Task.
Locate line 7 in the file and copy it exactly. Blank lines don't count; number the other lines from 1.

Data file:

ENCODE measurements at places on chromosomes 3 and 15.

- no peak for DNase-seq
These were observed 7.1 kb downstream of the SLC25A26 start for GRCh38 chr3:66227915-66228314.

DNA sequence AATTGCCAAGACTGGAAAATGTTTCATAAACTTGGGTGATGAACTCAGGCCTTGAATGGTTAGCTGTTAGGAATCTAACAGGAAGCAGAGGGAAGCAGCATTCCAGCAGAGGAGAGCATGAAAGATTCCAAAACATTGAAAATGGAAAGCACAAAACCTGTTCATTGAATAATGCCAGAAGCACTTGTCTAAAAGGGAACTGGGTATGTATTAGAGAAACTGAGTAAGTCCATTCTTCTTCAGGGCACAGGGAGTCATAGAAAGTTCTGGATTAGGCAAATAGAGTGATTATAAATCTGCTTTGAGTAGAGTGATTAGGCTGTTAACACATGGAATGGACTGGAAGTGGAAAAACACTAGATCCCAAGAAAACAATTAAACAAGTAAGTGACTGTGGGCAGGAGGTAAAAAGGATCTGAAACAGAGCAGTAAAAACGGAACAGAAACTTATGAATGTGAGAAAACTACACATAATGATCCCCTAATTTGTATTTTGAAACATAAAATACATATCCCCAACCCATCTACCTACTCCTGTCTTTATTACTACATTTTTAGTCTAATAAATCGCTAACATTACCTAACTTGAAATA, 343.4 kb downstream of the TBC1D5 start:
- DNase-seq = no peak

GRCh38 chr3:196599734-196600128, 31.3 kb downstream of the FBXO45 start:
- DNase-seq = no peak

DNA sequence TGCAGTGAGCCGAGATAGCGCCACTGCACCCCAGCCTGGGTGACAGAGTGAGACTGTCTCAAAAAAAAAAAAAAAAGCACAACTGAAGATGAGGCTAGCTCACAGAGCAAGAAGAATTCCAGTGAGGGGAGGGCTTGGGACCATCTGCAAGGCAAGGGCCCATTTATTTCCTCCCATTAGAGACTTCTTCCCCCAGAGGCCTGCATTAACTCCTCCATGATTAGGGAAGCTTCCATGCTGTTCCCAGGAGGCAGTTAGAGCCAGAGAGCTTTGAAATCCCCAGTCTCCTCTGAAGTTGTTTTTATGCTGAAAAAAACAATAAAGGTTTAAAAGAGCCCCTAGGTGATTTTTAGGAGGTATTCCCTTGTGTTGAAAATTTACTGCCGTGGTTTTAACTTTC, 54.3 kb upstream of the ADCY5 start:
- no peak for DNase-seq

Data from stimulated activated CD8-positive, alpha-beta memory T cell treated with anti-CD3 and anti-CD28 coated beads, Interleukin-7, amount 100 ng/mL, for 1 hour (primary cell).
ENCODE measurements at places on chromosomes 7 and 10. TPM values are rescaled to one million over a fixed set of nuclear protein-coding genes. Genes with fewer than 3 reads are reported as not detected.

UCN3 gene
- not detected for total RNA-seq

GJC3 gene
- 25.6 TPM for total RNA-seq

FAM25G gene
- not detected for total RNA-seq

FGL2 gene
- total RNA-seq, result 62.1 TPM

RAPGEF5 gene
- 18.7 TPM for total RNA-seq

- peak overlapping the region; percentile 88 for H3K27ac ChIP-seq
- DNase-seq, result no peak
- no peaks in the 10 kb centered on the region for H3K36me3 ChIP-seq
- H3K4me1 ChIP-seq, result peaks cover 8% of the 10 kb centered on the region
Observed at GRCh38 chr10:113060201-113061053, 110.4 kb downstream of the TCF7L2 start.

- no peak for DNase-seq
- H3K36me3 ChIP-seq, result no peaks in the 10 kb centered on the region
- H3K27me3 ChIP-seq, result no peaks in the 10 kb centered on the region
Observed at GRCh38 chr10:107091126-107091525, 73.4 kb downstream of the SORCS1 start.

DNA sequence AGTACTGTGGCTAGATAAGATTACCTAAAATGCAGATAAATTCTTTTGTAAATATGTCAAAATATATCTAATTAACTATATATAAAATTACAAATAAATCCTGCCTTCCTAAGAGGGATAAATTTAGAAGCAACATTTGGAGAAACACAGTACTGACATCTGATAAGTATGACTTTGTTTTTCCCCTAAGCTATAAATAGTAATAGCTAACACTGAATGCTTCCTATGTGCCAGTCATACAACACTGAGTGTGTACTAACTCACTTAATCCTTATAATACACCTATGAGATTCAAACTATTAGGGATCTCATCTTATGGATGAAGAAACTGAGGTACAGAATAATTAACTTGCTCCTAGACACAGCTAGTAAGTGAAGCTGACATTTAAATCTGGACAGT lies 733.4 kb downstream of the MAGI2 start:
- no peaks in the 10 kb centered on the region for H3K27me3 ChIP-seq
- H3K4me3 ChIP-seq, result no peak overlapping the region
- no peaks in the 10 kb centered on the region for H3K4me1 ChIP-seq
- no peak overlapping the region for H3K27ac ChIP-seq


- DNase-seq = no peak